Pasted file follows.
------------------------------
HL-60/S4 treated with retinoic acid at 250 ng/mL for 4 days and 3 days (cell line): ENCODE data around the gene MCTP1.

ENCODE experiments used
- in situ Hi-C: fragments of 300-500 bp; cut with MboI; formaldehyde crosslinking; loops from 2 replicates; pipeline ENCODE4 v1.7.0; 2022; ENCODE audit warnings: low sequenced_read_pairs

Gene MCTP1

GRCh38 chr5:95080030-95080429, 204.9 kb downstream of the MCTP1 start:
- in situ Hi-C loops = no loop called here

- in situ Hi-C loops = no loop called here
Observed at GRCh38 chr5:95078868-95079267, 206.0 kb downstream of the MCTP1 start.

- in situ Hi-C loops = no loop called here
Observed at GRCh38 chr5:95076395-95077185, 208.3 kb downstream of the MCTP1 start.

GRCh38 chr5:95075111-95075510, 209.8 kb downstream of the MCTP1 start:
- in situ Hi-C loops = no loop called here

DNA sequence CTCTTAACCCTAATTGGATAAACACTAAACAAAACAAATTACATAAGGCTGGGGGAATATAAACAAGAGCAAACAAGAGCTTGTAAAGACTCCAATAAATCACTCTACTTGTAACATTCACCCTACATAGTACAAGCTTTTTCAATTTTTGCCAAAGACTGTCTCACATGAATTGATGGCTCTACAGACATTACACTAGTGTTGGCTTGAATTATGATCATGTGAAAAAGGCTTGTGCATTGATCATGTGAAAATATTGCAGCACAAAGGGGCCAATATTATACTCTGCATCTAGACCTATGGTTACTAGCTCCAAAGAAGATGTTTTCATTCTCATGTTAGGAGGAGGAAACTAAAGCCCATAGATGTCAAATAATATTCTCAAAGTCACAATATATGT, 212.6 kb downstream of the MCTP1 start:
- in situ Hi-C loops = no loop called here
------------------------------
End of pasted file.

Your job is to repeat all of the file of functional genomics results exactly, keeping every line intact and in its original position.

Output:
HL-60/S4 treated with retinoic acid at 250 ng/mL for 4 days and 3 days (cell line): ENCODE data around the gene MCTP1.

ENCODE experiments used
- in situ Hi-C: fragments of 300-500 bp; cut with MboI; formaldehyde crosslinking; loops from 2 replicates; pipeline ENCODE4 v1.7.0; 2022; ENCODE audit warnings: low sequenced_read_pairs

Gene MCTP1

GRCh38 chr5:95080030-95080429, 204.9 kb downstream of the MCTP1 start:
- in situ Hi-C loops = no loop called here

- in situ Hi-C loops = no loop called here
Observed at GRCh38 chr5:95078868-95079267, 206.0 kb downstream of the MCTP1 start.

- in situ Hi-C loops = no loop called here
Observed at GRCh38 chr5:95076395-95077185, 208.3 kb downstream of the MCTP1 start.

GRCh38 chr5:95075111-95075510, 209.8 kb downstream of the MCTP1 start:
- in situ Hi-C loops = no loop called here

DNA sequence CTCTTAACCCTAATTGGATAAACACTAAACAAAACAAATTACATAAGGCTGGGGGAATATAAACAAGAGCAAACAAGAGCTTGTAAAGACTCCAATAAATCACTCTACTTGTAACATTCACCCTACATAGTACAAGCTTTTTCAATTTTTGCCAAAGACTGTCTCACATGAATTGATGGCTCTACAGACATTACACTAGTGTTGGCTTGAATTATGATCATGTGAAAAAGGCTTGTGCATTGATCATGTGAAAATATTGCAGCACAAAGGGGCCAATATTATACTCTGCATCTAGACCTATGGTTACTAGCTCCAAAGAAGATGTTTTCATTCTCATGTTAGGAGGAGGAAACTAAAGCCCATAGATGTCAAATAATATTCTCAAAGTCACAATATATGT, 212.6 kb downstream of the MCTP1 start:
- in situ Hi-C loops = no loop called here